WEBSTER CITY - Sometimes change is good. And sometimes change is difficult.
Perspectives from area football coaches differed yesterday when the Iowa High School Athletic Association released its new districts for the 2014 and 2015 seasons.
Webster City, South Hamilton and Northeast Hamilton - all playoff qualifiers in 2013 - will all go in different directions than in the past and new opponents stand on the horizon.
DFJ photo by Troy Banning
All-district linebacker Rylee Lawson (43) and his Webster City football teammates will be a member of Class 3A District 2 in 2014 and 2015, it was announced yesterday.
Webster City will be a member of Class 3A District 2 along with familiar faces Algona, Boone and Humboldt, as well as Carroll, Greene County and Perry.
South Hamilton is housed in 1A District 7 alongside Madrid, Manson-Northwest Webster, Ogden, South Central Calhoun, Fort Dodge St. Edmond and Woodward Academy.
Northeast Hamilton heads south to take part in 8-man District 7 with Adair-Casey, Ankeny Christian, Coon Rapids-Bayard, East Union, Glidden-Ralston, Guthrie Center and Murray.
WCHS head coach Bob Howard expected his team to move to a southern district, but several of the new District 2 members caught the Hall of Famer by surprise.
"It makes sense I guess and it's kind of a neat district, but I didn't expect Carroll to come this way and I didn't expect both Greene County and Perry," Howard said. "But I think it's kind of neat to play new teams."
After clashing with perennial powers like Clear Lake and Waverly-Shell Rock in recent years, Howard says the new landscape shouldn't be a shock to the Lynx system.
"It won't be any more difficult than last year because there's no Clear Lake or Waverly sitting there. Carroll is obviously the big dog there with Humboldt, and Boone is a big school."
Boone, Carroll, Greene County (in 2A) and Humboldt joined WCHS in last fall's playoffs.
South Hamilton's district features six returning playoff qualifiers; Madrid (A), Manson-Northwest Webster, Ogden, South Central Calhoun and St. Edmond all made the postseason as well in 2013. Under the state's all-time wins leader Dick Tighe, St. Edmond was the state runner-up.
Northeast Hamilton's new home did catch head coach John Seiser a little off guard. The Trojans will face a daunting schedule of quality programs and they'll face the most travel.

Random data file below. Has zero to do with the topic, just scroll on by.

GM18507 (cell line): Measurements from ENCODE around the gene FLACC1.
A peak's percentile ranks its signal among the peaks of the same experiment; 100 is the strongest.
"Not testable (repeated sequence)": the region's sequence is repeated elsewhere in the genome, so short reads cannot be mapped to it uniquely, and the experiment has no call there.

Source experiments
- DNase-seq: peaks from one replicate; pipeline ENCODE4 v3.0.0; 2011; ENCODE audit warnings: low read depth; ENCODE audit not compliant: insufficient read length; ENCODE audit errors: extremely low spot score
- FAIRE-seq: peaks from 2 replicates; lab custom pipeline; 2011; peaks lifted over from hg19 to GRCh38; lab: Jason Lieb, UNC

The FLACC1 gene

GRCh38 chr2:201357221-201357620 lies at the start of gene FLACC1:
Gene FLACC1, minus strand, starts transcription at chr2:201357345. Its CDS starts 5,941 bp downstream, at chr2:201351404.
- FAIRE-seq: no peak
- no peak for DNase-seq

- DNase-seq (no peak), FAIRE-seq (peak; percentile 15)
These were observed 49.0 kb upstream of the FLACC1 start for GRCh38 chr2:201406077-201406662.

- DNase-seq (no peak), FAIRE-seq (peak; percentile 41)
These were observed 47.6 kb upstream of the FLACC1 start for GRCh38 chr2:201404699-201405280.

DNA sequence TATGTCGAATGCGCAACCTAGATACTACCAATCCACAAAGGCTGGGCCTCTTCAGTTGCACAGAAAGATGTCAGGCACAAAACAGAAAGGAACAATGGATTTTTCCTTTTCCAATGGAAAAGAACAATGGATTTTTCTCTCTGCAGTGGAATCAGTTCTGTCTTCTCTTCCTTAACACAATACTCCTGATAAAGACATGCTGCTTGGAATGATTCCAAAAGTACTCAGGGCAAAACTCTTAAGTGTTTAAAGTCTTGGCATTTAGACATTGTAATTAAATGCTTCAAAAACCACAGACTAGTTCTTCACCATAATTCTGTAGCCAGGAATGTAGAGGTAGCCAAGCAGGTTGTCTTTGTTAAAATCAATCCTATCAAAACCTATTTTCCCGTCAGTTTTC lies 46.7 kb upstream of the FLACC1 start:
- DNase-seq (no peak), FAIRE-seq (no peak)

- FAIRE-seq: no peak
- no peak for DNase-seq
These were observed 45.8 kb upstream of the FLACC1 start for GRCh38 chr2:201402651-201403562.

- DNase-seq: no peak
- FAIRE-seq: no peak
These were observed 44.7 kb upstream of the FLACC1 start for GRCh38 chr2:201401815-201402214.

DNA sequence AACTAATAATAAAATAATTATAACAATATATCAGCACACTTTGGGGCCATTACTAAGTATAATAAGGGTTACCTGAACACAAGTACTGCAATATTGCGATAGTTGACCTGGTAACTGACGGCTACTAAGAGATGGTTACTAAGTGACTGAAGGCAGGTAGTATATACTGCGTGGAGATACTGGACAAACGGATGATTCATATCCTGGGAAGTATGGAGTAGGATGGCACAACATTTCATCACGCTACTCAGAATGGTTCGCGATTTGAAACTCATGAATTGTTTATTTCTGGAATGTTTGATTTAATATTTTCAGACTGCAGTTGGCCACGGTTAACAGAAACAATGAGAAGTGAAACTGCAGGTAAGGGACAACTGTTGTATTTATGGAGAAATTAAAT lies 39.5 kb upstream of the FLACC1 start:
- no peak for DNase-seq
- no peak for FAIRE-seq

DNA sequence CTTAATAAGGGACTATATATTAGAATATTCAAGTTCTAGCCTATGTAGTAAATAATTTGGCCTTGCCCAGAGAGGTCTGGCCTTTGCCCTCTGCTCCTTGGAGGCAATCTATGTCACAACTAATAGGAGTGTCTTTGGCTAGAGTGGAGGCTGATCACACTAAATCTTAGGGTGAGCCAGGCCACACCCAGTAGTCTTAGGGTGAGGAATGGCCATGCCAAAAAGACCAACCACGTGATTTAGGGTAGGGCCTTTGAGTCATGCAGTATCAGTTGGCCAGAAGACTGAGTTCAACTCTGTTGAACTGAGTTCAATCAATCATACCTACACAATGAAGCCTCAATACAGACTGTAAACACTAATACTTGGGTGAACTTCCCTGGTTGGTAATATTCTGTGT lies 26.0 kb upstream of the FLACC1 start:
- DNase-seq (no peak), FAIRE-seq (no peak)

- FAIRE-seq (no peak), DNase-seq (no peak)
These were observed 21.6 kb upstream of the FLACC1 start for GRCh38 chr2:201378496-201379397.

"Most of these teams have 36 to 44 kids out, they've got tradition and they're a helluva long ways away," Seiser said. "But we're used to playing in tough districts and travel-wise it may not be worse than what we've been doing."
Adair-Casey, Coon Rapids-Bayard, Glidden-Ralston, Guthrie Center (A) and Murray were all playoff entrants as well last season.
Northeast Hamilton's viability past the 2014 campaign is still in limbo and that may have played a part in the Trojans' new district.
"Our numbers after next year will dramatically drop, so everyone can do the math," Seiser said. "Obviously the following year is a concern."
Non-district opponents and schedules will not be released until sometime in late February or early March. Schools have until the first week of February to submit their non-district requests to the state, although there are no guarantees they'll face one or any of those teams.
Howard says Webster City's top two priority opponents are Clear Lake and Iowa Falls-Alden - two former 3A schools that will move down to the 2A ranks for the next two years.
"Clear Lake and Iowa Falls-Alden are who we would like to play because of rivalry, conference affiliation and good gates," Howard said. "Plus, I want to keep Clear Lake on the schedule because you want to have good competition early to see where you're at."
WCHS and South Hamilton will have a third non-district game sometime in weeks three through nine that the schools have no say over.
Thoughts on staying with a 9-game schedule
Like most coaches across the state, Howard was pleased with the IHSAA Board of Control's decision on Wednesday to table the idea of dropping the regular season from nine to eight games for at least two years.
"I'm happy that they stayed with the nine games. The 8-game thing was not a good option," he said. "The tabling the action to study it for a couple of years is certainly better than playing eight games."
The Board of Control did make a change to the playoffs. The board eliminated sister districts as well as a predetermined bracket system. Now the potential playoff match-ups will be unknown until released and they can change from round to round.
"Doing away with the bracketing, that's the way it used to be," Howard said. "I don't know that that's a big deal because they're still going to seed it, but you may be playing someone from your own district."